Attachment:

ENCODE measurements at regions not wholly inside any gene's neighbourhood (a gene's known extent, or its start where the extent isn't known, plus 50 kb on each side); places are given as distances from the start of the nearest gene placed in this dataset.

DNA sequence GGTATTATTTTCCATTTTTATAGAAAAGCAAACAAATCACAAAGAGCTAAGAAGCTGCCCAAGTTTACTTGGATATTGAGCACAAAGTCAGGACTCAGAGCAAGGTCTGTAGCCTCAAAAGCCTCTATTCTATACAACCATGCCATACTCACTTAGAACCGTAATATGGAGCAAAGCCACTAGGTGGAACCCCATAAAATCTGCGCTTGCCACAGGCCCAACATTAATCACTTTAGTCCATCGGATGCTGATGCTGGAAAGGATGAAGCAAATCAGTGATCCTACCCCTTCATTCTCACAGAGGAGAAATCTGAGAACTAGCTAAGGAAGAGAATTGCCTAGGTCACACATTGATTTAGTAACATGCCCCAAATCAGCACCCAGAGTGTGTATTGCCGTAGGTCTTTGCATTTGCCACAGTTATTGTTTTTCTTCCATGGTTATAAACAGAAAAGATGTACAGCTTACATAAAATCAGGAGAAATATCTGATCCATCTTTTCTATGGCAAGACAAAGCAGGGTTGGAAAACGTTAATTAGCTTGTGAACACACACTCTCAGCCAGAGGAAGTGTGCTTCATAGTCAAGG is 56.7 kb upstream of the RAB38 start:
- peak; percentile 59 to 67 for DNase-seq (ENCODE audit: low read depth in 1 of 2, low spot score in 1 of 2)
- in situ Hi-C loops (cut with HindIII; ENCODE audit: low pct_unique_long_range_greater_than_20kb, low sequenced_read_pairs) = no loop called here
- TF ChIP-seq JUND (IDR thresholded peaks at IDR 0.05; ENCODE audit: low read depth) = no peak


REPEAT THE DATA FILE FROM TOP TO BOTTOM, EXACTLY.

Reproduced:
ENCODE measurements at regions not wholly inside any gene's neighbourhood (a gene's known extent, or its start where the extent isn't known, plus 50 kb on each side); places are given as distances from the start of the nearest gene placed in this dataset.

DNA sequence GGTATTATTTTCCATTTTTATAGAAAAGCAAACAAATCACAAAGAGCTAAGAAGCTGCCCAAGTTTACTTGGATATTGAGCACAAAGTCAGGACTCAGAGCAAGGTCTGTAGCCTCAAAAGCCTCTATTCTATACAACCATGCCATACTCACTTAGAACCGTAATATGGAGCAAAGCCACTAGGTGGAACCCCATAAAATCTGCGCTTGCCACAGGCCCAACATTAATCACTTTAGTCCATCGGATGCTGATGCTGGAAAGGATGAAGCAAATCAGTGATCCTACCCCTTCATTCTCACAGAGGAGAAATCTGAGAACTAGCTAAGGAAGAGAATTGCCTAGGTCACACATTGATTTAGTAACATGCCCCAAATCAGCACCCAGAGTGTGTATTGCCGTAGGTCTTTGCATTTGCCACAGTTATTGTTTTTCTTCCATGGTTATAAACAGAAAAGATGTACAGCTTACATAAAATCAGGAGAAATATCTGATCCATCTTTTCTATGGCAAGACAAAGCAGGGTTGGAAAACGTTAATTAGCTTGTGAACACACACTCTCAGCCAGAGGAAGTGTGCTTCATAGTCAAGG is 56.7 kb upstream of the RAB38 start:
- peak; percentile 59 to 67 for DNase-seq (ENCODE audit: low read depth in 1 of 2, low spot score in 1 of 2)
- in situ Hi-C loops (cut with HindIII; ENCODE audit: low pct_unique_long_range_greater_than_20kb, low sequenced_read_pairs) = no loop called here
- TF ChIP-seq JUND (IDR thresholded peaks at IDR 0.05; ENCODE audit: low read depth) = no peak